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Tag: OSKM

November 05, 2020
The Journal Club with Dr. Oliver Medvedik returns on November 24th at noon EST and will be livestreamed on our Facebook page. The topic this month will be a new study in which researchers have again demonstrated that it is possible to reverse aspects of aging in the old cells of a living animal, not...
October 26, 2020
Today, we want to highlight another study that takes us a step closer to getting partial cellular reprogramming to the clinic. Partial Cellular ReprogrammingDrs. Takahashi and Yamanaka showed that they could use Oct4, Sox2, Klf4, and c-Myc (OSKM) to reprogram cells back to pluripotent, embryonic stem cells. While this discovery showed that cellular identity and aging could...
October 21, 2020
The latest research published in the Journal of Tissue Engineering and Regenerative Medicine has reprogrammed pig fibroblast cells into neural progenitor cells.
March 24, 2020
Researchers at Stanford University have demonstrated they can rejuvenate human cells, making them more like young cells again, by rewinding an epigenetic aging clock. Epigenetic alterations and aging One of the hallmarks of aging is epigenetic alterations, which are the alterations to gene expression that our cells experience with age. They harm the fundamental functions...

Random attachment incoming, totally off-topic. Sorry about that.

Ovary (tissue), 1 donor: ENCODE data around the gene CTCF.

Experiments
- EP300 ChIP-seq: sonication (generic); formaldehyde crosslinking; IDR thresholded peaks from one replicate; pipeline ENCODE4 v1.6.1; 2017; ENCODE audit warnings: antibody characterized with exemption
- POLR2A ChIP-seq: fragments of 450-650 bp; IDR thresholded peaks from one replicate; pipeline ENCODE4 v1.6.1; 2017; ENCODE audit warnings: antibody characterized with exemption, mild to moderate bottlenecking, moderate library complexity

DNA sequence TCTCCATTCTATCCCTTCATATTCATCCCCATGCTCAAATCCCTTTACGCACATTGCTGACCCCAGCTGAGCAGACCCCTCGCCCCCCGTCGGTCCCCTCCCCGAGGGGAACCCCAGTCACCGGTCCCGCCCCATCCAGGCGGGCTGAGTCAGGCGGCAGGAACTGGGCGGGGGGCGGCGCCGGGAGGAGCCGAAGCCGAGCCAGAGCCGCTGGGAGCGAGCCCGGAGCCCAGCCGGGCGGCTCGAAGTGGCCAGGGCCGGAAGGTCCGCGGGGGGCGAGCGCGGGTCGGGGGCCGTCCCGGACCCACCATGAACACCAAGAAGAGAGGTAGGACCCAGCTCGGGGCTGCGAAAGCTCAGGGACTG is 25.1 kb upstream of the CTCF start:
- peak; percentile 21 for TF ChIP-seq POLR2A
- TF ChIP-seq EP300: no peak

March 13, 2020
Today, we are going to take a look at the companies working on resetting cellular aging through a reprogramming approach that directly targets a core reason we age. Cellular reprogramming resets aging in cells As we age, our cells experience alterations to their epigenetic markers, and this, in turn, changes gene expression; this process is...
March 09, 2020
Researchers from AgeX Therapeutics and other organizations have proved the feasibility of reprogramming banked cells derived from a supercentenarian. Their discovery portends exciting new possibilities for aging research. What is cellular reprogramming? Cellular reprogramming is the process of reverting mature, specialized cells into induced pluripotent stem cells (iPSCs), which can develop into any cell type...